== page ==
Flamingo Pond Overlook is found off of King’s Road between Whitby and Horsestable Beach, and is an easy stop that offers an excellent view south over the extensive Flamingo Pond wetland on North Caicos. As the location’s name suggests, this area is typically inhabited by the West Indian Flamingo (Phoenicopterus ruber, and also known as the American Flamingo or the Caribbean Flamingo), and the flocks here are at times in the thousands. In addition to the flamingos, there may be spoonbills, ducks, stilts, herons, and egrets to see as well.
The main overlook area is about 300 feet (91 m) from the pond, and the flamingos may be even farther out, so binoculars or a spotting scope will be necessary to get an excellent view of the birds.
This site is absolutely worth a quick stop on the chance that large numbers of flamingos are present, it however isn’t really a great spot for serious bird photography due to the difficulty in approaching the pond through the dense vegetation.
Flamingo Pond is part of the Ramsar Nature Reserve and under the law in the Turks and Caicos, anyone caught harming the flamingos or their eggs can face a stiff fine or incarceration of up to six months.
There’s no entry fee to Flamingo Pond Overlook.
Flamingo Pond is a tidal marine pond that is somewhat connected to the Caicos Banks off the south side of North Caicos. Complex and dense networks of mangrove trees prohibit a clear waterway to the ocean, yet do allow for tide movement.
The wetland system supports many of the halophyte plants (resistant to high levels of salinity) common to the Turks and Caicos, including the red mangrove, black mangrove, and white mangrove.
Getting to Flamingo Pond Overlook
It’s very easy to find the overlook and parking area. After taking the right at the T Junction from Kew Highway to Whitby highway (the main paved route through the island), the site is found 1. 2 miles (2 km) down the road on the right.
Flamingos in the Turks and Caicos
An impressive percentage of the Turks and Caicos is made up of marine wetlands, and as such, flamingos can be seen throughout the country.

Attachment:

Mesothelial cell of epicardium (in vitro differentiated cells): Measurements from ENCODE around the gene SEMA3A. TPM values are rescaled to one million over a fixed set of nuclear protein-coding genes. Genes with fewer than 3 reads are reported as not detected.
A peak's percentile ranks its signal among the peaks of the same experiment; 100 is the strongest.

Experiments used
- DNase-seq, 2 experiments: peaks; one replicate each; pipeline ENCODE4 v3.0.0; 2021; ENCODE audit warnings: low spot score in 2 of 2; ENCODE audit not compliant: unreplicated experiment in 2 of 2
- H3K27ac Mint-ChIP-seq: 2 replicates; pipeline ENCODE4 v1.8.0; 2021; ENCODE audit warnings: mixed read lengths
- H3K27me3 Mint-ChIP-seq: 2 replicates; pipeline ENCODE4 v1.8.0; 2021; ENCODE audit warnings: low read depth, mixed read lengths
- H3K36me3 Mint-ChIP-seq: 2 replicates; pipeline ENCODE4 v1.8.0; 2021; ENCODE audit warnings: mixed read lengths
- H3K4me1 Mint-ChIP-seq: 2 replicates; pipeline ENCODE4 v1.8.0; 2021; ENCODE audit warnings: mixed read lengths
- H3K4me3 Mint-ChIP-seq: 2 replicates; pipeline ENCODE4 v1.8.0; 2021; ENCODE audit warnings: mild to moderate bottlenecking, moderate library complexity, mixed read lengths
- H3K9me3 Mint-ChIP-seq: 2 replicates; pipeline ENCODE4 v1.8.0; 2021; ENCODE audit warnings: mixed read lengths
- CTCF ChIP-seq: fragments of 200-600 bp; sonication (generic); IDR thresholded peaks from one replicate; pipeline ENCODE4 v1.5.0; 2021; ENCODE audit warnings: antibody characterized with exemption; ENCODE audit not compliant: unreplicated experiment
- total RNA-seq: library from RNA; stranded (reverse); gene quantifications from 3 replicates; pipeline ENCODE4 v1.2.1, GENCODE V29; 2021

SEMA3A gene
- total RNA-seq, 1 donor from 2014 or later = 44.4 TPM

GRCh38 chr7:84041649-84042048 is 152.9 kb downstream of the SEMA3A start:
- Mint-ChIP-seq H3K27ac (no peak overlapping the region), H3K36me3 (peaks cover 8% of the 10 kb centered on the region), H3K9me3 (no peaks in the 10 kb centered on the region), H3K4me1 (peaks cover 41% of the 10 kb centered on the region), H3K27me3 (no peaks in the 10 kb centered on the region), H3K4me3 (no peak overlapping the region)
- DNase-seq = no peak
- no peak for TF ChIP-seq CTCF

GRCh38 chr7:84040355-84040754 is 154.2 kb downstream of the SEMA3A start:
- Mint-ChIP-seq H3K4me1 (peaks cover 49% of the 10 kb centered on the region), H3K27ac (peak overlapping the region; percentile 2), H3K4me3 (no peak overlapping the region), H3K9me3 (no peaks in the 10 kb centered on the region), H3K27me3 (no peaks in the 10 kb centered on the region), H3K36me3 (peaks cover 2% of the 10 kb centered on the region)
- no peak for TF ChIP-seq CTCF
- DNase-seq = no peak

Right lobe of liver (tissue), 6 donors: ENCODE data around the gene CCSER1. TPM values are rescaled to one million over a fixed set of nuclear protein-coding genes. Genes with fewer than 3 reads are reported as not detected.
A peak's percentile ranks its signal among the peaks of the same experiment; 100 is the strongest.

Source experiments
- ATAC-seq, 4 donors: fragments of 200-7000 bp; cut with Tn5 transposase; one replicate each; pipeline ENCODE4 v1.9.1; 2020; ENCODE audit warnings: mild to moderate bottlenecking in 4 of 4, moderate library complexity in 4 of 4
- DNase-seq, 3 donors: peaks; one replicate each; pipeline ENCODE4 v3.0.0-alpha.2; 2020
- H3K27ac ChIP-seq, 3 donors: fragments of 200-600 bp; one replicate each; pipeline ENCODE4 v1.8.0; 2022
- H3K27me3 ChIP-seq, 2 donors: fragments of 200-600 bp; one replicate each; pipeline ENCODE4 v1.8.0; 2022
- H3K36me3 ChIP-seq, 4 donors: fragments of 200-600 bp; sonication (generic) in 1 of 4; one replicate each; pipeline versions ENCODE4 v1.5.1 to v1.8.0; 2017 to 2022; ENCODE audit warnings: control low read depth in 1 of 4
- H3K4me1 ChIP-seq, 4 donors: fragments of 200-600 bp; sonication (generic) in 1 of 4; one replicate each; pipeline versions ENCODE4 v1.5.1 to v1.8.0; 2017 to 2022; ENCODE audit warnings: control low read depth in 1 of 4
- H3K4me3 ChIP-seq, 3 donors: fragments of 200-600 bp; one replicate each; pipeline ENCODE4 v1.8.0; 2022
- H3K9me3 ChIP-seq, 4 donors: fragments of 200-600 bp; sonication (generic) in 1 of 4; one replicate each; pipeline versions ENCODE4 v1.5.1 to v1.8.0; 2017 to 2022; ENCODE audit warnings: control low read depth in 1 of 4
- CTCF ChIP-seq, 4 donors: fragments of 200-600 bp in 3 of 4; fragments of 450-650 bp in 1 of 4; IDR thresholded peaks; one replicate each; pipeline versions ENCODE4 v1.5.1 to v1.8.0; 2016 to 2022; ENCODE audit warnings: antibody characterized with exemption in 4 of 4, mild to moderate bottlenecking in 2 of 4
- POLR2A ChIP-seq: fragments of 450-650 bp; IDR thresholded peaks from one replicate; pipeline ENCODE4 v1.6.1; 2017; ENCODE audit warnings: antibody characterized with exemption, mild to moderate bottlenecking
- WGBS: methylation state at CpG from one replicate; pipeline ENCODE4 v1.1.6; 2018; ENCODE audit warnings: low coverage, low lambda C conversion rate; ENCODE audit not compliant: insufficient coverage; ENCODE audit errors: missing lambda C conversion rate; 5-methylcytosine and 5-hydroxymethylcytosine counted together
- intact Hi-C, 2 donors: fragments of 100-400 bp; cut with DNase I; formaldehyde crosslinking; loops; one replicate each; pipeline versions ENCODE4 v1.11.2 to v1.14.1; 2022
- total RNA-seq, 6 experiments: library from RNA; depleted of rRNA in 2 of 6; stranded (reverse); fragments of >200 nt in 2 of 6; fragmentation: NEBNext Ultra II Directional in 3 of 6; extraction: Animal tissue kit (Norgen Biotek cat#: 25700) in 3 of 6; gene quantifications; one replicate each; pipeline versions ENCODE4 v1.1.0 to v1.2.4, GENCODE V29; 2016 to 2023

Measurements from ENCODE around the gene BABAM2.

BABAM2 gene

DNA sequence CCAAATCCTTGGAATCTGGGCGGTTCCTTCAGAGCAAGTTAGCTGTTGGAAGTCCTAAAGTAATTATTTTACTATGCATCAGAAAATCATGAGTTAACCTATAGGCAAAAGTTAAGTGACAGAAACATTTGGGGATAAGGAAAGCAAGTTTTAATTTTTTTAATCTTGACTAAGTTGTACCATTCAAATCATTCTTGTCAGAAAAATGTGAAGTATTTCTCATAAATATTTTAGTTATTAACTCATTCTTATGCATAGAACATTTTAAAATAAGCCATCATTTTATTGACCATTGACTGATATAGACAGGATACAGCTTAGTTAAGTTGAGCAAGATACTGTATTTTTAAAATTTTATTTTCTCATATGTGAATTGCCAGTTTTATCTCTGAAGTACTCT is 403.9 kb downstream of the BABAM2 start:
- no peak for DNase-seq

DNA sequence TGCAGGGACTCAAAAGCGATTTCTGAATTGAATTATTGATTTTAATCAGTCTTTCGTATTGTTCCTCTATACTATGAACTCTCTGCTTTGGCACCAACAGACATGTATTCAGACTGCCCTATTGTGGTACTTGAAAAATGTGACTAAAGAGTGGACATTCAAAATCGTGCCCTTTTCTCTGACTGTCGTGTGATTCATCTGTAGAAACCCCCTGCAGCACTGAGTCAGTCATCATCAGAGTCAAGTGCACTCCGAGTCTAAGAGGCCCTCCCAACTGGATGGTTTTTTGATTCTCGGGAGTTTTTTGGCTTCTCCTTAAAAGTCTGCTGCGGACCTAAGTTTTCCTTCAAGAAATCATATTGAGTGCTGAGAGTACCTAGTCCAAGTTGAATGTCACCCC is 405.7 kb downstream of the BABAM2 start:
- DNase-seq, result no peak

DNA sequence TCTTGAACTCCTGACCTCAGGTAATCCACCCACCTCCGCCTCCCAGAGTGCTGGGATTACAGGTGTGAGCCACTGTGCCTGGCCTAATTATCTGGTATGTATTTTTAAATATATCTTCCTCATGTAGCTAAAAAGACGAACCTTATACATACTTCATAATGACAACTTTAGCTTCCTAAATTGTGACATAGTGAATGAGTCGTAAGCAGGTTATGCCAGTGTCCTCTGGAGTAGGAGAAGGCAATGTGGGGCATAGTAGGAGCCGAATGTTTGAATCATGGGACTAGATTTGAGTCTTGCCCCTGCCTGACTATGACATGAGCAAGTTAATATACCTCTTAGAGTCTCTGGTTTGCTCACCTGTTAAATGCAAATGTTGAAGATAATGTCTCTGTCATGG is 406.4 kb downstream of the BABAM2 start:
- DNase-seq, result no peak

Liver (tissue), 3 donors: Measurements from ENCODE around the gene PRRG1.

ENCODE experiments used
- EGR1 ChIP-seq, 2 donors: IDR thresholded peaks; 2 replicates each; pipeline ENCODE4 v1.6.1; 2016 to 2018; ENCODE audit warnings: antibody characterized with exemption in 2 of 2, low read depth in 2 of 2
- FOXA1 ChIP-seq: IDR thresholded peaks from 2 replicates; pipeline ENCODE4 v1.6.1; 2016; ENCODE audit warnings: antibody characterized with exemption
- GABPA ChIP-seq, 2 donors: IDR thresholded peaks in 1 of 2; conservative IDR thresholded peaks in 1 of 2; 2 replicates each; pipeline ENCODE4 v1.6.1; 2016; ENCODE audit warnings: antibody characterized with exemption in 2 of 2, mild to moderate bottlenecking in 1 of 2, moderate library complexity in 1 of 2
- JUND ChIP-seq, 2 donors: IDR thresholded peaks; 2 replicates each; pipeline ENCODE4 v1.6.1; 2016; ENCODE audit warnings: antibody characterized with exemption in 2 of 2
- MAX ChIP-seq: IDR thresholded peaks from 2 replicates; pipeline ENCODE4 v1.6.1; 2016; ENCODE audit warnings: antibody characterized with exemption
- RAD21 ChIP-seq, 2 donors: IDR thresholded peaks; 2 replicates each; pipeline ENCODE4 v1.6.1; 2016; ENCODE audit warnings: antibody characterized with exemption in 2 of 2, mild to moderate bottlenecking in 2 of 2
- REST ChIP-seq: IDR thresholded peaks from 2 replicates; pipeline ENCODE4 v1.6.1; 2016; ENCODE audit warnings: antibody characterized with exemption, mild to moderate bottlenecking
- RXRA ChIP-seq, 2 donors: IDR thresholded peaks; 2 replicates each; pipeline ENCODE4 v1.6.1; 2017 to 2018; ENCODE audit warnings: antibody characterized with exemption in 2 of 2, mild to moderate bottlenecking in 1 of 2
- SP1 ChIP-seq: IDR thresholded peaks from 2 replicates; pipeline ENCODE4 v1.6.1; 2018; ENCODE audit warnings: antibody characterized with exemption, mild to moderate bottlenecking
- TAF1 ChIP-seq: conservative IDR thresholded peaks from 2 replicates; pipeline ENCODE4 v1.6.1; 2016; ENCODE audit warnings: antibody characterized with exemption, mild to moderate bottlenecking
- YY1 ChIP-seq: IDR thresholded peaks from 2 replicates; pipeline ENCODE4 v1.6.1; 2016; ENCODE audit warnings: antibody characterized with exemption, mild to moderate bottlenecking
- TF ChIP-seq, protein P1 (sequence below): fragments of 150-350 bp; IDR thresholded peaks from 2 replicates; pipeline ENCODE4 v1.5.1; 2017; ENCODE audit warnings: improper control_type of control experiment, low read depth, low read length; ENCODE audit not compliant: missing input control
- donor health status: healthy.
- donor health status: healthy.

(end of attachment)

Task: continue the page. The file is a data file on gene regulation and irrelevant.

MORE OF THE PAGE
Other Places to See Flamingos in the Turks and Caicos
If the sightings at Flamingo Pond aren’t favorable, a few other spots on the two islands may have the pink wading birds.
Three large landlocked hyper-saline ponds near Whitby are the next most-likely sites to spot the birds: Pumpkin Bluff Pond, Mud Hole Pond, and Mangrove Pond. These locations are adjacent to the south of the unpaved road that leads from Sandy Point to Whitby (the route to Three Marys Cays).
See Maps of North Caicos.
On Middle Caicos (connected to North Caicos by a causeway) near Bambarra, the long and narrow Montpeller Pond is another great spot and is directly adjacent to the highway. A tall and dense wall of trees acts as a blind, making this location one of the better flamingo photography spots. When approaching Bambarra from Conch Bar, Montpeller Pond can be found a short distance on the left after passing the prominent Y junction (where right is the continuation of the paved road, and left is unpaved).
The remote Lake Catherine on the uninhabited West Caicos is the best location in the country for flamingos. Next up are the salinas on South Caicos, which may be less likely to have the birds, but are a better photography spot due to the ease of access and approachability of the flamingos.
Providenciales does get flamingos, however, the best spots tend to be difficult to access.